Netanyahu: Any deal with PA will necessitate long-term Israeli presence in West Bank

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Prime Minister Benjamin Netanyahu  (photo credit: HAIM ZACH/GPO)
Prime Minister Benjamin Netanyahu
(photo credit: HAIM ZACH/GPO)
With the international community expected to step up pressure on Israel to come up with initiatives to move the diplomatic process with the Palestinians forward, Prime Minister Benjamin Netanyahu said on Thursday that any agreement would necessitate a long-term Israeli presence throughout the West Bank.
In a comprehensive press briefing with diplomatic reporters, Netanyahu said that the real question is not where the borders will be, but, rather, “what will be on the other side of that border.”
“The first problem is what will be the nature of the regime on the other side,” he said.
“Who will be in charge of the security in areas where Israel leaves?” Netanyahu said that when he is assured by various international interlocutors that Israel’s security needs will be taken care of, he asks, “by whom?” “Who will deal with the tunnels?” he asked. “Who will prevent the smuggling of weapons? Who will prevent the manufacturing of weapons?” The prime minister said that he will ask these questions “again and again and again,” and said the recent elections show that he has the backing of the public on this issue.
“That is why I am sitting here,” he said.
“My position remains a demilitarized Palestinian state that recognizes the Jewish state,” Netanyahu said. “If the Palestinians would consider other options, we would be in a different place.”
The security concerns about a Palestinian state were not a trick or way to get out of making a deal but, rather, a “real problem,” he said.
Netanyahu’s comments came on the same day that French Foreign Minister Laurent Fabius announced that he will be coming to Israel next month – one of a half-dozen European foreign ministers who will be visiting in June.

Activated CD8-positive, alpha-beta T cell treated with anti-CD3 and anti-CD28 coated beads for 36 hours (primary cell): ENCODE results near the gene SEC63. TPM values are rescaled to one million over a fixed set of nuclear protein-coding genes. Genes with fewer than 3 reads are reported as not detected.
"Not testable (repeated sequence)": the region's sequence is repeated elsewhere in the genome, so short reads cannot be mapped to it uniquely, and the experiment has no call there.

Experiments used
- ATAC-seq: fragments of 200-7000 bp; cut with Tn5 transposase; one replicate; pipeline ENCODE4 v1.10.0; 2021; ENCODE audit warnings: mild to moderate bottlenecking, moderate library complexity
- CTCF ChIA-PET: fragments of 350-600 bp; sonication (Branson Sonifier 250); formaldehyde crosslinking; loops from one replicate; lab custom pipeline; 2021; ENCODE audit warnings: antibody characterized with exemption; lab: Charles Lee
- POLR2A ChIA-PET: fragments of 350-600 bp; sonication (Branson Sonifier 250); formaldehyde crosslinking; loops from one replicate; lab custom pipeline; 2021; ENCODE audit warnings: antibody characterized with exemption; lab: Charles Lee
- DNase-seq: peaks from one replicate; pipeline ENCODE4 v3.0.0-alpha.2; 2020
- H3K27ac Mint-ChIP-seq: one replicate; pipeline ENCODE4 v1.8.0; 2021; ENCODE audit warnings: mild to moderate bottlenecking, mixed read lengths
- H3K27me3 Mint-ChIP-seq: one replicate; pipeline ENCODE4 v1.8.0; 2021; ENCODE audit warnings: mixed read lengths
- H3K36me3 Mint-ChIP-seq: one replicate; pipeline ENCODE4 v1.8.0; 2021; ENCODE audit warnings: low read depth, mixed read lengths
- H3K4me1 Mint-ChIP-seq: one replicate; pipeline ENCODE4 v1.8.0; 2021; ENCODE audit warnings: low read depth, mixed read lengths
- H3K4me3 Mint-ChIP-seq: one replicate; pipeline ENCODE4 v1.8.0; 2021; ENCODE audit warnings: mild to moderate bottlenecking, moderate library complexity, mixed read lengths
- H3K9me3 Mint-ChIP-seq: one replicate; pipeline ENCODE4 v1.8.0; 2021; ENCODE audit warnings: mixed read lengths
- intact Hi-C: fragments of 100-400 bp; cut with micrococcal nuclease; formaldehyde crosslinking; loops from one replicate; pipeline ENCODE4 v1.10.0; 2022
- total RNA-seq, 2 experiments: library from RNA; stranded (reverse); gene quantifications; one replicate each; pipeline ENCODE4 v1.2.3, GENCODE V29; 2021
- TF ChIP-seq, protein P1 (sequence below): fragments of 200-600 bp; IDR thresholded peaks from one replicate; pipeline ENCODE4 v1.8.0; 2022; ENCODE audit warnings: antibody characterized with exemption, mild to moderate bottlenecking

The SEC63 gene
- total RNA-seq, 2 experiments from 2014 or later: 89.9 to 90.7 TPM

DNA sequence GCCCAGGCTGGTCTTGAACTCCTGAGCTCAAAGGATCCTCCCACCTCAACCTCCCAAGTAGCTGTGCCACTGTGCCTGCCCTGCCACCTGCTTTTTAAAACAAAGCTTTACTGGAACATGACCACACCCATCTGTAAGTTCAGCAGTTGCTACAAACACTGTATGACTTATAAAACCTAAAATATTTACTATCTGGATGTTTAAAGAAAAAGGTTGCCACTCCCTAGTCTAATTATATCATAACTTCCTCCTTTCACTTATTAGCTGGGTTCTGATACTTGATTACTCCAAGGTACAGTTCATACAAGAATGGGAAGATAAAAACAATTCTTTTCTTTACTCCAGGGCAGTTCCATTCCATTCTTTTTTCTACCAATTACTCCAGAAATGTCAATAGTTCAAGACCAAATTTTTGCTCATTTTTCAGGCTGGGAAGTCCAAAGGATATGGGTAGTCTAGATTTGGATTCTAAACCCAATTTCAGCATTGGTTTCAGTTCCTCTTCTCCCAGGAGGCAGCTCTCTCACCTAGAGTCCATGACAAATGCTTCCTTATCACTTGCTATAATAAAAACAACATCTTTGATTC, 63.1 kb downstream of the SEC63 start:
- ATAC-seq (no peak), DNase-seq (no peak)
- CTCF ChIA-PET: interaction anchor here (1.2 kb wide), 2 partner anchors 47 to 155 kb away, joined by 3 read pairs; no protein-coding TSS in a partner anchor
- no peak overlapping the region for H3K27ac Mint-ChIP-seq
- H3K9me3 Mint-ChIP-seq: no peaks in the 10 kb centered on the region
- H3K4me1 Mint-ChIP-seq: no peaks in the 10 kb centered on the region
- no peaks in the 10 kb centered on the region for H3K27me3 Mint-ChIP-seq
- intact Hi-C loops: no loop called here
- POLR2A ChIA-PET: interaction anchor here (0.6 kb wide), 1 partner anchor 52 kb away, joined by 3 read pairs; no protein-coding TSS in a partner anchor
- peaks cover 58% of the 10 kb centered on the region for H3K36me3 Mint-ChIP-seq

Fabius told a French radio station that he will travel to Israel and the Palestinian Authority to try to revive the peace process and persuade all sides to accept a French UN Security Council resolution that would set parameters for talks.
“We are for a two-state solution. We need to ensure Israel’s security, that’s obvious. But there is no peace and security without justice for the Palestinians, but let’s be frank: Justice hasn’t been given to the Palestinians,” Fabius said.
Paris recently handed a working document to Arab League countries in preparation of a Security Council resolution that would set a time frame and the exact parameters of new peace talks between Israelis and the Palestinians, French diplomats have said.
Netanyahu, not referring directly to the French move, said he would like to see a “more balanced effort” from the Europeans. For that reason, he added, he is conducting a dialogue with EU foreign policy chief Federica Mogherini, who visited last week.
The position that the prime minister articulated to Mogherini during their talks was that since it is clear that there will be settlement blocs that remain in Israel’s hands, Europe should support Israeli construction in the areas that will clearly remain part of Israel, as well as Palestinian construction in areas that will clearly become part of a Palestinian state.
Netanyahu said that he held a “sharp conversation” with Secretary-General Ban Ki-moon earlier in the week about efforts inside the UN trying to equate Israel’s treatment of Palestinian children to actions of terrorist organizations such as Boko Haram and Islamic State.
He said that these comparisons may start with Israel, but they risk destroying international norms.
On political matters, the prime minister said that he will bring the composition of his security cabinet to the full cabinet on Sunday for its approval.
During the coalition talks, Netanyahu promised more ministers a seat in the security cabinet than was possible, with 11 ministers vying for 10 seats. He said that the problem will be solved through rotation, with National Infrastructure, Energy and Water Minister Yuval Steinitz rotating after a year with Immigration and Absorption Minister Ze’ev Elkin. When one minister is not a formal member of the body, he will be involved as an observer.
Netanyahu repeated that he was holding the Foreign Ministry open in the eventuality that another party joins the government, but until that happens – and if it does not – he intends to serve in that position fully.
Reuters contributed to this report.